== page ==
by Sarah Nash
(Former TVFH Managing Editor for Fiction)
"If you would not be forgotten as soon as you are dead, either write things worth reading or do things worth writing about." - Benjamin Franklin
The task of wrestling with words has been a passionate, frustrating and occasionally rewarding mission most of my life. I didn't decide or make a conscious choice to become a word wizard, it is an inherent talent I take for granted. The shelves in my personal office are permanently bowed with the weight of four decades of my words collected in notebooks; each one threatening to become the next "great novel" of the century.
Rejection letters from pompous, ignorant editors who did not get the memo regarding my superior skills as an author are in some of those notebooks, spooning the manuscripts that were certainly unread and discarded by these unfortunate souls. Personal notes from some of these editors accompany a few returned manuscripts with their small apologies and worthless suggestions outlining their obvious disregard for my brand of genius. Their gall stunned me. The sheer audacity of these impudent, uninformed, talentless bobble heads was bewildering. To hell with them! I would produce my own literary marvel and invite submissions from the Jilted Genius crew of outstanding authors like myself! This endeavor became The Hiss Quarterly, an icon of fabulous distinction in the new world of internet publishing over ten years ago. I had the good fortune to have intelligent, talented and dedicated editorial companions who stood with me when I joined the soul-less tribe of talentless bobble heads and wrote my first rejection letter.
When our brand dissolved six years later and joined with "The View From Here" I believed that I was quite possibly the last short story/ poetry editor on the planet who read every submission and refrained from judgmental, knee-jerk reactions prompting me to hit the delete button. My integrity would not be compromised; however my faith in humanity became a vague memory and rumors of my voluntary dedication nearly killing me are true. Those of us producing and editing literary collections without a salary, trust fund or some source of reliable income are more than likely clinically insane masochistic reverse narcissists who enjoy eating shards of glass as a hobby. What other explanation is there?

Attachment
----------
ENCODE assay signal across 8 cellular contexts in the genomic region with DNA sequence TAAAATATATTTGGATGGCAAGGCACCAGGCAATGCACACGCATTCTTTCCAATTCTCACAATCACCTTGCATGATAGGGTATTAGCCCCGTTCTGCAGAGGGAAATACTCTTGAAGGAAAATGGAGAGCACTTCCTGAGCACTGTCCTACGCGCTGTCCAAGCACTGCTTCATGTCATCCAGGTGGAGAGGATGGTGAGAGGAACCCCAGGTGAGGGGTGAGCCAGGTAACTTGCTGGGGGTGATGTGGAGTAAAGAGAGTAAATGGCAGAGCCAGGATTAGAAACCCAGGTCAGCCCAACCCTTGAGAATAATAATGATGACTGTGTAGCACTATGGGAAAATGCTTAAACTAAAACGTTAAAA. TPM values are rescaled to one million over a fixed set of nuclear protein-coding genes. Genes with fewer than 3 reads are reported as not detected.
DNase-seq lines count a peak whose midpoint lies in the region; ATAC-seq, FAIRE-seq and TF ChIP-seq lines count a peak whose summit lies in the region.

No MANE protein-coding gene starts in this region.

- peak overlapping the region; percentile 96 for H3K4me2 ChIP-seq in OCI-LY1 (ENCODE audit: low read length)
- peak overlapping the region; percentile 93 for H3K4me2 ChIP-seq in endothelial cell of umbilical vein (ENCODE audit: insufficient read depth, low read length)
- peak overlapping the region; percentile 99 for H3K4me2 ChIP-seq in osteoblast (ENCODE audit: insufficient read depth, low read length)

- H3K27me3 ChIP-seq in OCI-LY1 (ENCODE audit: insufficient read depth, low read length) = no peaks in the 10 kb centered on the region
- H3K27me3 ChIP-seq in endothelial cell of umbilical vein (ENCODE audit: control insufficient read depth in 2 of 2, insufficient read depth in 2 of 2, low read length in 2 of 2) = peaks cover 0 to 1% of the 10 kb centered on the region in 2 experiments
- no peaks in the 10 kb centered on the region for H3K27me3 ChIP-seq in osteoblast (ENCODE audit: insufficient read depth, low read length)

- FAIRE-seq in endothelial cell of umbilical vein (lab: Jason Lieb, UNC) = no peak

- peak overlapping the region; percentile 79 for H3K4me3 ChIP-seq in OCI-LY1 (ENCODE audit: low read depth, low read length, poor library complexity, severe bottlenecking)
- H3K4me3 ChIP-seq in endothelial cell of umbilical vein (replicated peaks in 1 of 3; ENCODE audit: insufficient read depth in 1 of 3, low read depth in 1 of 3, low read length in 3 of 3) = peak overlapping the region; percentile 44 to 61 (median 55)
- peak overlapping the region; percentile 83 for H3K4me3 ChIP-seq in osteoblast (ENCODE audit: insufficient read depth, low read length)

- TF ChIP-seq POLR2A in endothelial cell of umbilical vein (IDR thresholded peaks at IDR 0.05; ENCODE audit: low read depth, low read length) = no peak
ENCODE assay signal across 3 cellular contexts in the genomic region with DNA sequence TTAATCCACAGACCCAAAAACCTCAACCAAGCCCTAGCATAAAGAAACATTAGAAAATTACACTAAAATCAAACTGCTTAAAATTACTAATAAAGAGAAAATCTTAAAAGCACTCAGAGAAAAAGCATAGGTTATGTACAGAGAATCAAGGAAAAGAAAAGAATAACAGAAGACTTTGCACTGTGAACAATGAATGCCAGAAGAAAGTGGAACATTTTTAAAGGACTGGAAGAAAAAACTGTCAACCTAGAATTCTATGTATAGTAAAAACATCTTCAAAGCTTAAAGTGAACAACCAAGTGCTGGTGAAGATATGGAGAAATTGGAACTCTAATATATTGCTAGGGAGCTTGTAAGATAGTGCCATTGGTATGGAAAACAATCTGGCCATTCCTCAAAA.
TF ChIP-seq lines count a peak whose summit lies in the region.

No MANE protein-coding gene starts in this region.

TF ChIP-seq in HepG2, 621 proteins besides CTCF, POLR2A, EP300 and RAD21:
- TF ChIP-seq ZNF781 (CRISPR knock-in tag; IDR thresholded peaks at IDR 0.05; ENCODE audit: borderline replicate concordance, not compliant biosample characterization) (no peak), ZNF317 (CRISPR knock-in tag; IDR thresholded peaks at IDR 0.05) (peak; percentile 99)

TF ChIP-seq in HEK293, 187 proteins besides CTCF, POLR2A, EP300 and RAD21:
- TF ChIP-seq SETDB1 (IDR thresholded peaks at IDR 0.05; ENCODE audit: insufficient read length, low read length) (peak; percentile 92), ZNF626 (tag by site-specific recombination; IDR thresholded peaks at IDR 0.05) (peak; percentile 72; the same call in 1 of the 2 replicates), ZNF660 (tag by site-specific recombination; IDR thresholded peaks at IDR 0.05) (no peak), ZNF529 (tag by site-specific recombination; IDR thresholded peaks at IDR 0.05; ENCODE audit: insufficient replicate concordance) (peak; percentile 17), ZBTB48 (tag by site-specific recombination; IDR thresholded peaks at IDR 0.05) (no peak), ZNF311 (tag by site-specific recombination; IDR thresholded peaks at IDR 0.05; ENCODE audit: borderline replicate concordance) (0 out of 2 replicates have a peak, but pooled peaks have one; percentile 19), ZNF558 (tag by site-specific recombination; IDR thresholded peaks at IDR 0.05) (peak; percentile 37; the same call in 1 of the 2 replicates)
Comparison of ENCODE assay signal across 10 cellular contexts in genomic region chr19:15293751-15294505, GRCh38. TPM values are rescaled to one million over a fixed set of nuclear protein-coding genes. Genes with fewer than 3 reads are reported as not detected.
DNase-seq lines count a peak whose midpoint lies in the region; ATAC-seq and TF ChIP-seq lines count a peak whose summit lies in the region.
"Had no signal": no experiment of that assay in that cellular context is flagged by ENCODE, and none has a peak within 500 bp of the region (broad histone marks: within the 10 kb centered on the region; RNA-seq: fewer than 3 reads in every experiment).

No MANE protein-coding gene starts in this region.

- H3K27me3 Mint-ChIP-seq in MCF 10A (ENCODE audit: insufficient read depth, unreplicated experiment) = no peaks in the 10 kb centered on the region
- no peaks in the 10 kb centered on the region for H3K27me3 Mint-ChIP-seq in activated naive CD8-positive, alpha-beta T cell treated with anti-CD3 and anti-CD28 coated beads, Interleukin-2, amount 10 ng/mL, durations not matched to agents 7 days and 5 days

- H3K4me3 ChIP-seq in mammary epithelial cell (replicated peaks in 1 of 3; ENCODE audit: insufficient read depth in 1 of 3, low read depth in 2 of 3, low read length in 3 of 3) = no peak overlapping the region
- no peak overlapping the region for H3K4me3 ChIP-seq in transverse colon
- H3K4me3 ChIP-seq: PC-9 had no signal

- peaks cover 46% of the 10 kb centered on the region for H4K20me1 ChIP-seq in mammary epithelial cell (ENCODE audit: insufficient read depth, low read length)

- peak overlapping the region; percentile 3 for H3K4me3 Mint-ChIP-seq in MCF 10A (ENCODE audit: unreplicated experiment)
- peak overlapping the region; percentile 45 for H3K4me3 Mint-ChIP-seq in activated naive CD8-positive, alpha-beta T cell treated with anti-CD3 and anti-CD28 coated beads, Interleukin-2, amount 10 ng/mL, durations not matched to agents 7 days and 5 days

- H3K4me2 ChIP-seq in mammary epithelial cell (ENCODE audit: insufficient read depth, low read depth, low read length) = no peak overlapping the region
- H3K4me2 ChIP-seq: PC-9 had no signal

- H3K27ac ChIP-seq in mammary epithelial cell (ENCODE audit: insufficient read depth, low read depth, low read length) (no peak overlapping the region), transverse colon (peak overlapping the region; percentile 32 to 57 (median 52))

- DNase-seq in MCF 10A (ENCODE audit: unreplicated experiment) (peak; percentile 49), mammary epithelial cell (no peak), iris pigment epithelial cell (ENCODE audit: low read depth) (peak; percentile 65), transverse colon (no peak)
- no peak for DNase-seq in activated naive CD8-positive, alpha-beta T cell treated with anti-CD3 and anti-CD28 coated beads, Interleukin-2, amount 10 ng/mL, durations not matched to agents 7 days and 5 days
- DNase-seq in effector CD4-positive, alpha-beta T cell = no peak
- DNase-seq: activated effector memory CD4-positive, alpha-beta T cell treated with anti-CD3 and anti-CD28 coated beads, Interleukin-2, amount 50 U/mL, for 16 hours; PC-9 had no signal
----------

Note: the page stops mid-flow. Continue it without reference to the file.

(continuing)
At that time my purpose in life was to give authors -- with or without a pedigree-- hope, renew their faith and hold them to a high standard of quality without the soul crushing experience of apathetic, canned rejections. Although, as the reputation of our digital, eclectic haven became infallible, my personal self worth was inexplicably diminished. Editorial work is a huge commitment to excellence. Altruistic editorial work is often a thankless beast of burden riding shotgun to the previous commitment of excellence and a labor of divine love. While nothing could have prepared me for "the other side of the desk" and the experience remains at the top of my list for developing my compassionate nature, it occurred to me that I had not written much of substance or value during my editorial tenure.
I had effectively become a "shadow artist" and in spite of all the encouragement, creative freedom and generous emotional support of Mike French -- the guts and glory behind "The View From Here" -- I had to reassess my purpose in life. It was time to refresh the memories of those arrogant bobble heads who had the gall to decide who was accepted in other realms of publishing. What editor could deny my ineffable gift as an author now? My ability to woo and charm while exceeding all expectations or previous submissions from lesser mortals could not be challenged!
Life happens when you're busy making other plans, and it just so happened that life has not stopped happening long enough for me to write the greatest thing you will ever read. Another dilemma seems to be that my inner editor isn't nearly as compassionate as I'd like her to be. She sends me canned responses telling me that "after careful consideration" my work isn't a good fit, but that I'm welcome to submit again. Occasional notes stapled to the reviewed work are annoying and clearly sophomoric attempts to bewilder me, or undermine my genius. It has inspired me to write a piece on how I am no longer my own worst enemy; it's guaranteed to be memorable, good reading in spite of being non-fiction. Stay tuned in to literary news and opinions for a glimpse of me out there even though the view from here was better.
In gratitude and grace, for Mike French & TVFH
Be The Best.
Distract your inner critic and hit "submit" while that arrogant bobble head isn't paying attention.
Photo credit: Andrew Magill
by Sarah Nash